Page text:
Buying a new bass

Bas Foto

Since last summer I’ve been the bassist in a band with two of my friends (we’re still looking for a drummer, so contact me if you are a drummer that can keep up with at least 180 bpm). We make really shitty punk, and I’ve been having the greatest time playing with them. The thing is; I’m not a bassist originally. I started playing guitar in 2017 at age fourteen on an acoustic guitar I got for my birthday that year. The year after I got to borrow my uncle’s Fender strat from the 80’s, which, for a 15 year old who could still barely play Stairway to Heaven was the coolest thing ever. This also inspired me to buy my own Fender strat the year after.
I followed music as a class in secondary school, and a requirement of the class was to play a couple of songs every few months in a small venue on a Friday night: these were the best nights of my entire secondary school experience. We would go out for pizza first, then play our set and listen to what the other 4th, 5th and 6th years were up to and afterwards go have fries at Café de Prins on Leidseplein (best fries in Amsterdam, very close to Paradiso). And every time a ton of our friends, some of them not even attending my school, would come and see us as well.
Another requirement of this class was that you had to play several instruments and/or sing at at least once, and that’s how I got into playing bass. For Sinterklaas in 2018 I asked for a very simple Fazley bass guitar, that included a bass amp. This bass was the absolute shittiest thing that existed, but I loved playing it nonetheless. I performed several times with but mostly used it for practising at home. The action was very high (meaning that the strings were really far away from the neck) and that made playing a full workout . My 16 year old self had a ton of confidence that I could fix this, and so, without watching as much as a simple tutorial, I went to work and “fixed it”. it wasn’t too shitty a job at first, but as I graduated high school and started playing less bass, I failed to notice that the bridge had started to bend up until I picked up my bass again last spring and saw that it was now about half a centimetre away from the body of the guitar. (For non-players, that’s really bad.) I laughed at my 16 year old hubris, and didn’t think too much of the consequences this might have on the sound until last Sunday, when I brought in my bass to record one of our tracks. The thing is, before this I would play on a bass I would borrow from the music school we rehearsed at, cause it was way easier than bringing my bass all the way there, since it’s in the middle of nowhere on the outskirts of Rotterdam. When writing the bass track I had already noticed that my notes sounded a bit weird sometimes, but I thought it was just because it was a recording and the bass was tuned a half step down with not that much precision. But alas, the bridge coming up had caused my bass to become completely unplayable. Open strings were the right notes, but with every fret the notes became a bit more out of tune. I debated whether I would fix this bass or just buy a new one. Eventually I decided that since fixing it would probably cost more than the bass cost in the first place (I also needed a tuning mechanism thingy to be replaced), I was gonna invest in a better, new bass. Now, am I any good at bass? Absolutely not. But buying new instruments is always a good idea. (That’s a lie, please be responsible with your money.)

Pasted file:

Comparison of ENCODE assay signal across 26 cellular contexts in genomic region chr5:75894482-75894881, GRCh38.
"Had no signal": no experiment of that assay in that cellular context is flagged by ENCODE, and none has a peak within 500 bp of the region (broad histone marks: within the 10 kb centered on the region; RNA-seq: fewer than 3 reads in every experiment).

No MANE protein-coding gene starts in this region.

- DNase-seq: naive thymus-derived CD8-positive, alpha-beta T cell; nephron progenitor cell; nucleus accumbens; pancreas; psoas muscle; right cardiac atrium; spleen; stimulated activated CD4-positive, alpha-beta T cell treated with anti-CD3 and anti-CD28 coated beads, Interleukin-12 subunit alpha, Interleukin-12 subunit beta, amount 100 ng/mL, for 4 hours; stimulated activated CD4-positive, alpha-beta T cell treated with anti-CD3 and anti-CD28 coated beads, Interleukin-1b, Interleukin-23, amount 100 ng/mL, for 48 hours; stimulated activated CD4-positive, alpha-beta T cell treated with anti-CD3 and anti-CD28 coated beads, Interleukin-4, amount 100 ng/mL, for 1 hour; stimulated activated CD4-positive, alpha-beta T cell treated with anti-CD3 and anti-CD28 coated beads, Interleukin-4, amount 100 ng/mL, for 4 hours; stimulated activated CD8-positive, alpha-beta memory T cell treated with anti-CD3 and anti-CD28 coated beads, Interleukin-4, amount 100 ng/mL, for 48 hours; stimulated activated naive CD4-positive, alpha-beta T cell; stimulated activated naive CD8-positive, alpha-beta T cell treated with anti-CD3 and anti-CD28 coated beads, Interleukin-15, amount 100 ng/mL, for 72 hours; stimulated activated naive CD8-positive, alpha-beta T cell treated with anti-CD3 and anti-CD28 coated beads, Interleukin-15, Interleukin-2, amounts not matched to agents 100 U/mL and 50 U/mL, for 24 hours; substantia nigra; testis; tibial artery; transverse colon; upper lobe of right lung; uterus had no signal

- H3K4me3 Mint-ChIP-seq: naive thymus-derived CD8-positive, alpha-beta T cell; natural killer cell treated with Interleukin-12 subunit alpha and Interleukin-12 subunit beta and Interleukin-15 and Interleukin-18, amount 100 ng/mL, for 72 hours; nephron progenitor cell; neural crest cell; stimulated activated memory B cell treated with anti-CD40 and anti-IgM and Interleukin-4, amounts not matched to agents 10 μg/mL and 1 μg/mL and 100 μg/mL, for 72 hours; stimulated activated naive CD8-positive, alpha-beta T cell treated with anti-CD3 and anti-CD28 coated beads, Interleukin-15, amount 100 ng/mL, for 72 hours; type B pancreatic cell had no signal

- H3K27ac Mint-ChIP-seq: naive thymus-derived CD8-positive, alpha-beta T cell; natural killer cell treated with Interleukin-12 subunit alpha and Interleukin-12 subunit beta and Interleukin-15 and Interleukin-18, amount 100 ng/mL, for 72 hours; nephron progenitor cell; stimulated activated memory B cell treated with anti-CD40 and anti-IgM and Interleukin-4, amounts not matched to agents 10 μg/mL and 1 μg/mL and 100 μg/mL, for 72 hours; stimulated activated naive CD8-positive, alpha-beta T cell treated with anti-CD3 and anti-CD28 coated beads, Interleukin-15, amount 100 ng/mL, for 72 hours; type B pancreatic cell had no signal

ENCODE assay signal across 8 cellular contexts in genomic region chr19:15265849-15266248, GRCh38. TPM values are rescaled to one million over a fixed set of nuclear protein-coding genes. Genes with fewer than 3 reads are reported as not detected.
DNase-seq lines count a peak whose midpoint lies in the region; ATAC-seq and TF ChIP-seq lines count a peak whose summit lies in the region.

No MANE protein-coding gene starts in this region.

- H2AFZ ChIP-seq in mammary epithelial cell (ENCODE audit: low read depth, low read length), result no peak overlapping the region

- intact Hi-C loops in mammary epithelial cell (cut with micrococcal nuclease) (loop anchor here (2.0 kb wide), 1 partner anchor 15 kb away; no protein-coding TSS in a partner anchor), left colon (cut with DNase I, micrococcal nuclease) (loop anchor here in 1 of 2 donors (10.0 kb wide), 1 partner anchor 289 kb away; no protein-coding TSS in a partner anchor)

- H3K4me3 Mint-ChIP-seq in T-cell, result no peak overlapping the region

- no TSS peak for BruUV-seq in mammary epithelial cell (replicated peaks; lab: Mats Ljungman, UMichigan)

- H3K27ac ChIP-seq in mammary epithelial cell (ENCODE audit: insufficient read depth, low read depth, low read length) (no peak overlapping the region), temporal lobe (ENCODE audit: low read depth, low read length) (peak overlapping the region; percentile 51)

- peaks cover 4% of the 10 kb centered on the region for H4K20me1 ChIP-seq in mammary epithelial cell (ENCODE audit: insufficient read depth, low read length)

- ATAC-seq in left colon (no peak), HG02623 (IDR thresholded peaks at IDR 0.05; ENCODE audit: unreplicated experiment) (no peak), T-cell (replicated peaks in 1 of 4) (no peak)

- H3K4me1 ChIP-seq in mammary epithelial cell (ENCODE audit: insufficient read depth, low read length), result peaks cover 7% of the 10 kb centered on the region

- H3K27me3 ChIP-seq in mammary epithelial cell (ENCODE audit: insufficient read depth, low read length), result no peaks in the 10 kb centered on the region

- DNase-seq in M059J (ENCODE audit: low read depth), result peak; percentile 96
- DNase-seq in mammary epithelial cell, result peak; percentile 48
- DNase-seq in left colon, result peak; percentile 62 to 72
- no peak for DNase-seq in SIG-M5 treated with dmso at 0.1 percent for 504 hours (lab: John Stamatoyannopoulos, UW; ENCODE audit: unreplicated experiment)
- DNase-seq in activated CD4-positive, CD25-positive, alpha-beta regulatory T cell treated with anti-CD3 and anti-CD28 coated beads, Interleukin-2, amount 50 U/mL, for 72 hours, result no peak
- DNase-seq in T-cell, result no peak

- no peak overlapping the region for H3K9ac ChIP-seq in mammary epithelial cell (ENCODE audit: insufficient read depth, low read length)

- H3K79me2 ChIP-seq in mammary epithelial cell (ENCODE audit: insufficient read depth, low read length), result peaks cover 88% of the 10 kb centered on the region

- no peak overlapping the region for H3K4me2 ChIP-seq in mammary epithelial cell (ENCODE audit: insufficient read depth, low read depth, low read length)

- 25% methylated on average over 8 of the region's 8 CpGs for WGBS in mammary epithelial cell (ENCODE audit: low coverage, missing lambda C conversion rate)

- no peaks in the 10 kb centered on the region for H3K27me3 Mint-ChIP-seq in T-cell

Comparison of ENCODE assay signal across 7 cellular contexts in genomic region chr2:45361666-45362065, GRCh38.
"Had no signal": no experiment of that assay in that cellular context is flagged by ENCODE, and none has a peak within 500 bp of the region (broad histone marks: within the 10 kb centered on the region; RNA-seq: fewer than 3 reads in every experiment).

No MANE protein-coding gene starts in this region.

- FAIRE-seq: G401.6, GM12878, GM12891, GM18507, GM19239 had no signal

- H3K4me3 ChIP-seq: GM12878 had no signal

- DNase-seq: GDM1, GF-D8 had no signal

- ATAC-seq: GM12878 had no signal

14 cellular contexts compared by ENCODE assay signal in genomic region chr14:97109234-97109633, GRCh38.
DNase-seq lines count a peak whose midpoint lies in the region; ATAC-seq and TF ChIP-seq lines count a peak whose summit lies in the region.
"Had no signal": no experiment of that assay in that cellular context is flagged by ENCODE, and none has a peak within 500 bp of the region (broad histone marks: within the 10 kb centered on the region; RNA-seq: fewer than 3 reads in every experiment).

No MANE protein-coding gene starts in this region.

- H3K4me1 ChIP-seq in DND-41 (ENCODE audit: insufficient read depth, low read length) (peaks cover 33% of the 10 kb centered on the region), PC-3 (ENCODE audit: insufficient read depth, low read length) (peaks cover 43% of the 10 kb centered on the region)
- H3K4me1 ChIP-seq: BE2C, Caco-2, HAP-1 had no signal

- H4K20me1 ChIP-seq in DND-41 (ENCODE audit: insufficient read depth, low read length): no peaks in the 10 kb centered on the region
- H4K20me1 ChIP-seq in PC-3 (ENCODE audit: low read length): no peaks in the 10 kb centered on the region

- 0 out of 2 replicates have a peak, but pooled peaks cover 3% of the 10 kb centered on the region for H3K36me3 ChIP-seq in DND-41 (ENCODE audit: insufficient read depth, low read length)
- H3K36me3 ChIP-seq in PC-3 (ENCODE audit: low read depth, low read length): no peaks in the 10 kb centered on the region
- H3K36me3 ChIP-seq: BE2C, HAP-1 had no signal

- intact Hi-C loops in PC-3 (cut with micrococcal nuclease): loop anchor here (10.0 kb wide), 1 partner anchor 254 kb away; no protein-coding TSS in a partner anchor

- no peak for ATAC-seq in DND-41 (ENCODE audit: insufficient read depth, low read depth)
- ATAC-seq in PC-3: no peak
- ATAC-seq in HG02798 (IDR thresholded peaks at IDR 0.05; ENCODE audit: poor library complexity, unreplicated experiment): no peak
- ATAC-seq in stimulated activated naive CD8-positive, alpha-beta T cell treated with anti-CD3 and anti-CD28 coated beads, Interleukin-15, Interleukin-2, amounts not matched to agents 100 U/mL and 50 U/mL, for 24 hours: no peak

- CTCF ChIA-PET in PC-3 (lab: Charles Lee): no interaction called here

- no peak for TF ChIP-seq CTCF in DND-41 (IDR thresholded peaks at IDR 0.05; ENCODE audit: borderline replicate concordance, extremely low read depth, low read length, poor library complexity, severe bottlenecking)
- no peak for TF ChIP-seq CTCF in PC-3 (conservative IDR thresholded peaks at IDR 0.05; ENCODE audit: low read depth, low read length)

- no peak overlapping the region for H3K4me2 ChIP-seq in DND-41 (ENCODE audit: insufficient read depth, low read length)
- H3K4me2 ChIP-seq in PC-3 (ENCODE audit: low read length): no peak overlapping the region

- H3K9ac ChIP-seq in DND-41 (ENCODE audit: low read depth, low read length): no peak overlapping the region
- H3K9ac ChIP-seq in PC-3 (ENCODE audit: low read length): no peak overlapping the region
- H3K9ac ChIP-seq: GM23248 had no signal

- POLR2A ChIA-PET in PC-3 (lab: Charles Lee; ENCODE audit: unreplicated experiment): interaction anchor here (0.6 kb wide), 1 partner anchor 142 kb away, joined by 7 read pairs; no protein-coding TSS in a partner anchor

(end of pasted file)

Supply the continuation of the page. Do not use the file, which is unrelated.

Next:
So me and my friend André went on our way to Amsterdam to visit the Bax music store, with no luck. If you have planned to buy an instrument from over 300 euros before, you know that you want to buy the right thing. The only basses that spoke to me were the ones that were way out of my budget. So we ventured to Dijkman Music in the Jordaan. It’s the neighbourhood where I grew up, and the store where I have bought both my acoustic and electric guitar. It’s a cosy store with the opportunity to test out all sorts of instruments and amps. We went upstairs and André went to play some guitars while I tested out several basses. Now I have one question for all guitar stores, why do none of them have price tags? Eventually I just pulled out their website and looked up the prices of their basses so I wouldn’t pick up and fall in love with a €1300,- bass. Eventually it was between two black Ibanez basses, and I was having a full-on breakdown. It was a cycle of picking up one, playing a bit, then grabbing the other, playing that one, then standing in front of them just looking with utter panic that I couldn’t pick one. I texted one of my lovely bandmates, who told me “just pick the one you like the most”, which is useless advice. Eventually André used the tactic of “pick that one”, and then asked if it felt right. Of course that worked so I toddled downstairs to ask one of the employees to check me out.
Now, was the service the great service I had before? Absolutely not. They were surprised I was even buying anything at all. It took way too long and then my card declined which was just embarrassing. (I had to set a new max spending limit, oops) But I had it in my hands! A beautiful Ibanez RGB300 in matte black (in case you wanna look up the one I bought). I’m gonna record with it this Sunday, so stay tuned for some bangers coming to your speakers soon.